Big 4 ease in circle skirts before, I measured the waist area before tracing. Hooray for sometimes learning lessons from past projects. My ruler told me that Butterick had drafted this pattern with more ease than I'd like. Two inches of ease has been added to the waist measurement for each size, so the size 16 with a 30" waist will have a 32" finished waistband. My waist is exactly 30" so I dropped down to the size 14 and muslined up the skirt as is. That muslin did "zip up," but felt like it might grow uncomfortable as the day wore on. Figuring it was a smart thing to do, I added 1" of ease around the side seam area......which made my final garment about 1" too big in the waist. HAA HAAA HAAA, sob. The waistband was left that way for Thanksgiving for obvious reasons.....specifically pie. However I will HAVE to go back and take in the waistband because the skirt kept falling forward off my waist all day. It drove me crazy having to constantly adjust it.
One other thing to note about this pattern is that the CB seam and side seams are drafted with a 1" seam allowance and I'm not sure why. The directions do show you how to recess the pocket bags, sewing them at a 3/4" seam allowance so they disappear into the seam a bit better. I do think this is a nice feature, but you don't need a whole 1" of seam allowance to do so. Dare I say that a standard home sewing 5/8" seam allowance is more than enough to accomplish the same thing. OK, my college prejudices of 5/8" SA being way too big might be showing. Let's just say that if you need to save some fabric you can always cut those areas down. Forewarned is forearmed or something like that.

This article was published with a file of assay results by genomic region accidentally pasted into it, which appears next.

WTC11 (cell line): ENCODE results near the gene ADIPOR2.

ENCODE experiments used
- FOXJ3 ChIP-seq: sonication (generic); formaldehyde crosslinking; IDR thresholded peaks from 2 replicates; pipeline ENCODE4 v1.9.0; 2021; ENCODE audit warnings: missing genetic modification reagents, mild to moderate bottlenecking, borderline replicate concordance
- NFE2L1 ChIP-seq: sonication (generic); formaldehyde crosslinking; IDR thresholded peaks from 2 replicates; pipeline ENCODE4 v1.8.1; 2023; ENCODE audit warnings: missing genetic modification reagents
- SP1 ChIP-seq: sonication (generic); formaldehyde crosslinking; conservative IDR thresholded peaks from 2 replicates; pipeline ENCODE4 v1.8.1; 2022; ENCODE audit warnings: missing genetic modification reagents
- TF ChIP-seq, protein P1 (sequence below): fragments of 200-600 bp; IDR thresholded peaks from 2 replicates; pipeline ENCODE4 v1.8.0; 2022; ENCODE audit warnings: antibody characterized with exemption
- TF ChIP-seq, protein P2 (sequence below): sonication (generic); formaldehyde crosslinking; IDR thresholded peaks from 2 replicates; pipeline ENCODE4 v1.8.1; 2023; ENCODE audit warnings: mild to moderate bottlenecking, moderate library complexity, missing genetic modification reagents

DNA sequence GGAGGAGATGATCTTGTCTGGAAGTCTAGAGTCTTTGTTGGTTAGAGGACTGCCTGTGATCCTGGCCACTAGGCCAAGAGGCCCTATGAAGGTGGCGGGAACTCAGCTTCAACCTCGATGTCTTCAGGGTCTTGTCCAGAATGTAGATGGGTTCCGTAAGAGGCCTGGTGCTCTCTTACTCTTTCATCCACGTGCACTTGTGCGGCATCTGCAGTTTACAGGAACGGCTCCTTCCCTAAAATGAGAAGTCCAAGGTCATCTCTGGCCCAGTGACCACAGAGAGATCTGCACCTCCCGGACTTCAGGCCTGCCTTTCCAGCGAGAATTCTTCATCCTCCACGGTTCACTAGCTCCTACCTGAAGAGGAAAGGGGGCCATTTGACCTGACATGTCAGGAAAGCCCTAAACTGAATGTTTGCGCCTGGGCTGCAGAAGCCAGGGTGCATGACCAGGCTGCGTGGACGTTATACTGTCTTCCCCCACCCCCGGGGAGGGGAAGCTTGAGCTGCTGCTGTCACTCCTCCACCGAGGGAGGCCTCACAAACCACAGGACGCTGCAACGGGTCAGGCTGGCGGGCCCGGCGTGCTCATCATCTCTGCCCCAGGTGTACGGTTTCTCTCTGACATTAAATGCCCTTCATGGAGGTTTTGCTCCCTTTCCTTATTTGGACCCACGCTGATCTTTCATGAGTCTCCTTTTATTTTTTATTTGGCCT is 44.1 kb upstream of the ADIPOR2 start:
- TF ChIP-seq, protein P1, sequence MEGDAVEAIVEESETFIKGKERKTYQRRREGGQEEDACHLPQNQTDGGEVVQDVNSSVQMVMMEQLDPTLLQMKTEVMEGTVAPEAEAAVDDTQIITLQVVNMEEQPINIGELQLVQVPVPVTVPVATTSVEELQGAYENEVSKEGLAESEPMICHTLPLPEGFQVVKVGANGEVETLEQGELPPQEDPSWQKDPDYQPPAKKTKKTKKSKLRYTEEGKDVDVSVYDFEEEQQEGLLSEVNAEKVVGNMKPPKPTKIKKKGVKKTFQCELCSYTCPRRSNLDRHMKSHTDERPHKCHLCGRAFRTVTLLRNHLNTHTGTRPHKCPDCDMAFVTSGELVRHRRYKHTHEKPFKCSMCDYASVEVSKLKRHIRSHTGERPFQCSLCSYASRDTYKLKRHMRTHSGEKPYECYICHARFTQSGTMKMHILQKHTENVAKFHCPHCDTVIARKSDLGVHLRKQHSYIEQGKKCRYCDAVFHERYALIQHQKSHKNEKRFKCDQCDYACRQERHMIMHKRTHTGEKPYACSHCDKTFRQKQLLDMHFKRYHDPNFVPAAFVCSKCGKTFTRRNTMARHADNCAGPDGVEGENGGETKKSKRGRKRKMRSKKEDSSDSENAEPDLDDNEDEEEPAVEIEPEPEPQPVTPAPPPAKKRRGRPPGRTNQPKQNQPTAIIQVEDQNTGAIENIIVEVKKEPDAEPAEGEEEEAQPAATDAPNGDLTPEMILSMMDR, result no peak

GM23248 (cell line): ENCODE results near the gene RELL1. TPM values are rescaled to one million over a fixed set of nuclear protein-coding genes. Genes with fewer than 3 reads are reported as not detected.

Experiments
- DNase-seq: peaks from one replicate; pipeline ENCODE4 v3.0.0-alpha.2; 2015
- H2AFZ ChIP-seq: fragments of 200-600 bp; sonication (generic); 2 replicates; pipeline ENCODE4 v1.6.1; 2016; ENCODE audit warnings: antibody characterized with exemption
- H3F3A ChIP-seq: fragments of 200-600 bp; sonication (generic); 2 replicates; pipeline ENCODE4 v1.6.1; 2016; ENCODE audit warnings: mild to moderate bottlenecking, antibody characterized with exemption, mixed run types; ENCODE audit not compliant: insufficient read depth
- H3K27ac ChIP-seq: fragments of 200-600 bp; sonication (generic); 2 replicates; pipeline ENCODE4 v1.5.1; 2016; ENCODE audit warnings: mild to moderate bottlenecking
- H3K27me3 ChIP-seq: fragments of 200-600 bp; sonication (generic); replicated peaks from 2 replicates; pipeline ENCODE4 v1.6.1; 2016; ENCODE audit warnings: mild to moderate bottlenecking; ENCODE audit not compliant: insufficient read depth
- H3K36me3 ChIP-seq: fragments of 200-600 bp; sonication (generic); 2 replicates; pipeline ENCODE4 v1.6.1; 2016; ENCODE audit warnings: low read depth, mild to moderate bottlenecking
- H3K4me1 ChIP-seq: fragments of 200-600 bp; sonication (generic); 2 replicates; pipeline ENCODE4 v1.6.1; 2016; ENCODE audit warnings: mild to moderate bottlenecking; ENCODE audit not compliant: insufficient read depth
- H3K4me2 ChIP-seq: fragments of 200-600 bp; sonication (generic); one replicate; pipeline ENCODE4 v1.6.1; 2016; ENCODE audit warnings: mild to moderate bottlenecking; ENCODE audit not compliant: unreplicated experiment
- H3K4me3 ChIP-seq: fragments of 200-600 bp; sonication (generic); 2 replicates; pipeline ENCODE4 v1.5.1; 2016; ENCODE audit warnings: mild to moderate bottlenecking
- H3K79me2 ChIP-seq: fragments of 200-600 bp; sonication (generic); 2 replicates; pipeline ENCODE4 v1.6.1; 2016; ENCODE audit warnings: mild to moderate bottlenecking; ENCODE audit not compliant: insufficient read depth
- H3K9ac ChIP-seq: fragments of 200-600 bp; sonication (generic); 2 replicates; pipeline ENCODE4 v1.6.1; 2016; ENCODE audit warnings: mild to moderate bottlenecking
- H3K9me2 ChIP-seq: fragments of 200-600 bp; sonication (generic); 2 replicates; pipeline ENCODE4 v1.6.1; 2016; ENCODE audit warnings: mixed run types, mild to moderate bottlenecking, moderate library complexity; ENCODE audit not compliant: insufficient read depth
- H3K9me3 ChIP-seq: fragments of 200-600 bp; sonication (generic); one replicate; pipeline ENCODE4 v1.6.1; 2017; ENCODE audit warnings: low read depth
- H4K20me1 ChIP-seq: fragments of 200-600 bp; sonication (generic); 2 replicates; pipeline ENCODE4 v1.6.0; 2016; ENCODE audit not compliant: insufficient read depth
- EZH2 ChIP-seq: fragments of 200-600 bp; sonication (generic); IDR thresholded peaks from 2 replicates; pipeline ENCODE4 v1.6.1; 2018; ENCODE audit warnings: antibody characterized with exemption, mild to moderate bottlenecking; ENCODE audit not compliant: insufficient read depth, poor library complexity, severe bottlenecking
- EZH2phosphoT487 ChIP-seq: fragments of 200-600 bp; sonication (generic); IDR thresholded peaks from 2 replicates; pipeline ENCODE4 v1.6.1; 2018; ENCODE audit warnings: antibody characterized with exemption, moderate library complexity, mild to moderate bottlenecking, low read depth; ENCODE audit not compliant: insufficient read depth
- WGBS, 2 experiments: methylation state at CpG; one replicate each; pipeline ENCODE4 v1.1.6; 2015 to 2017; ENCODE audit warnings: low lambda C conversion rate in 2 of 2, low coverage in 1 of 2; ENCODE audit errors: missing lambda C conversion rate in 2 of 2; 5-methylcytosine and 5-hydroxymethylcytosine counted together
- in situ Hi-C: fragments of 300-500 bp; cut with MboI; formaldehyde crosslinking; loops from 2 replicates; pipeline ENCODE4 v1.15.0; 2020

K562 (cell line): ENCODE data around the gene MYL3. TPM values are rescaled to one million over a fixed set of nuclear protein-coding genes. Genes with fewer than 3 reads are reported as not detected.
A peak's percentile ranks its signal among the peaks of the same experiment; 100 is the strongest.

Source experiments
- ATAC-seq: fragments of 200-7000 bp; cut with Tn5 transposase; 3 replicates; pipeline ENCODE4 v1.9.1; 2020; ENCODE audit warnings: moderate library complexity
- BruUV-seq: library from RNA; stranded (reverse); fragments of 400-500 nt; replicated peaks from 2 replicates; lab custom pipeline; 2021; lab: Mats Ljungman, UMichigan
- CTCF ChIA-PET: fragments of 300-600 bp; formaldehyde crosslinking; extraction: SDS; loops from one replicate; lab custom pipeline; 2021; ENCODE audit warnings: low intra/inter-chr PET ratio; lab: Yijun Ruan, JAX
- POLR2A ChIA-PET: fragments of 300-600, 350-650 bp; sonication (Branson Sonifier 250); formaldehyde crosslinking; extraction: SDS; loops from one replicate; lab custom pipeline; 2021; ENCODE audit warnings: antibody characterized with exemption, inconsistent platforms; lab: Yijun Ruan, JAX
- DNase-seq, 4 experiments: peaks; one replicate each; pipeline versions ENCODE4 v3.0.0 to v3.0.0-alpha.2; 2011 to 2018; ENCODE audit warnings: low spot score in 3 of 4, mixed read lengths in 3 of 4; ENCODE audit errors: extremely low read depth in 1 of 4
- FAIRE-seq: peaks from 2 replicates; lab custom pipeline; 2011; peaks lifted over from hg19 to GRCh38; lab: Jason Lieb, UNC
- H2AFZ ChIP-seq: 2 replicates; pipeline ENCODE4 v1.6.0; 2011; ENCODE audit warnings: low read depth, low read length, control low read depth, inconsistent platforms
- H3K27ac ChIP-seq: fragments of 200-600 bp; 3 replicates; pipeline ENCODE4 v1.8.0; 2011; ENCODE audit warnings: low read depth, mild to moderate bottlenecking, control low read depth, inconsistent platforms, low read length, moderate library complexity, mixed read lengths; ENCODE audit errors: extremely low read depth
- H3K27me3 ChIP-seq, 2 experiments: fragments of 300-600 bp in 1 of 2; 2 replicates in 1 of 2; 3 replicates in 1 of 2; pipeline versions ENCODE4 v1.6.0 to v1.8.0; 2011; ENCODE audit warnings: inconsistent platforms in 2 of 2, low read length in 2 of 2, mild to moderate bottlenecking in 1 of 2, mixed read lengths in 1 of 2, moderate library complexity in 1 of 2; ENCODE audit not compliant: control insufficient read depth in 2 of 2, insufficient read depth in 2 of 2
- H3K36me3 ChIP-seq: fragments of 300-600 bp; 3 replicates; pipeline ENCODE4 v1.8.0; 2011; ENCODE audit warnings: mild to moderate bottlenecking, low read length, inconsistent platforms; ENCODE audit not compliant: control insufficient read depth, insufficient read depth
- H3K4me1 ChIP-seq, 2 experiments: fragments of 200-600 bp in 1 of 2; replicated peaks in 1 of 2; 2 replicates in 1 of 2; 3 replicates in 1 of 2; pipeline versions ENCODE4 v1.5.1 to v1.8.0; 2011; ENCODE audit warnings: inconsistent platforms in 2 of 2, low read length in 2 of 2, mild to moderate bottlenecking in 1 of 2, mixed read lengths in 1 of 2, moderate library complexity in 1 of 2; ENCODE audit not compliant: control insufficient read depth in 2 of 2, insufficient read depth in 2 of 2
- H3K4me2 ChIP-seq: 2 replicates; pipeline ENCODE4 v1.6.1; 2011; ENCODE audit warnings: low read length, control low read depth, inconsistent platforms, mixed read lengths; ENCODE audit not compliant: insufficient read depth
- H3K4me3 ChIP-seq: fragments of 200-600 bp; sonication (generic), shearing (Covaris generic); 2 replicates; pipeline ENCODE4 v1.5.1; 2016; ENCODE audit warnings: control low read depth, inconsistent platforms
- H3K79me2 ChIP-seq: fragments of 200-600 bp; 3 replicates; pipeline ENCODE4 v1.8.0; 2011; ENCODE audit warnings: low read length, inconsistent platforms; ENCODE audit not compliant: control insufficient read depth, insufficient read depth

Butterick 6285 - Skirt portion only.
Vintage cotton, closer to dress weight than quilting weight.
1. I went down one size and added an 1" of ease to the waistband.
2. Added 3" of length for a finished length of 27".
- You will want to stay stitch the skirt waist on this pattern immediately. I found it grew with even the lightest amount of handling.
- I'd meant to give you some photos of the skirt with a petticoat underneath and forgot to pack it for our trip to the in-laws. Anyway it's a nice look for the design if you want more fullness.
- The top in these pictures is a Nettie hack that is in no way ready for prime time. There's not enough ease for a faux wrap style and it's trying to gape open at every opportunity. In fact I'm going to rip it apart and turn it into a regular V-neck.
"Oh did you make that too? What's happening here with the extra fabric? Oh pleats? That's cool."
My Final Thoughts
I bought Butterick 6285 more for the kimono top than for the skirt, but really enjoyed sewing up the bottom portion. I like the double pleats and the fact that the pattern comes with pockets. Since only the waist area needs to be fitted, it's a quick pattern to bang out. It took merely a week to sew both the muslin and the real garment. Guess the fabric fairy was right about me needing a new skirt after all. So if you'd like to add another cute circle skirt/kimono top to your pattern collection, then pick this one up during the next Butterick sale.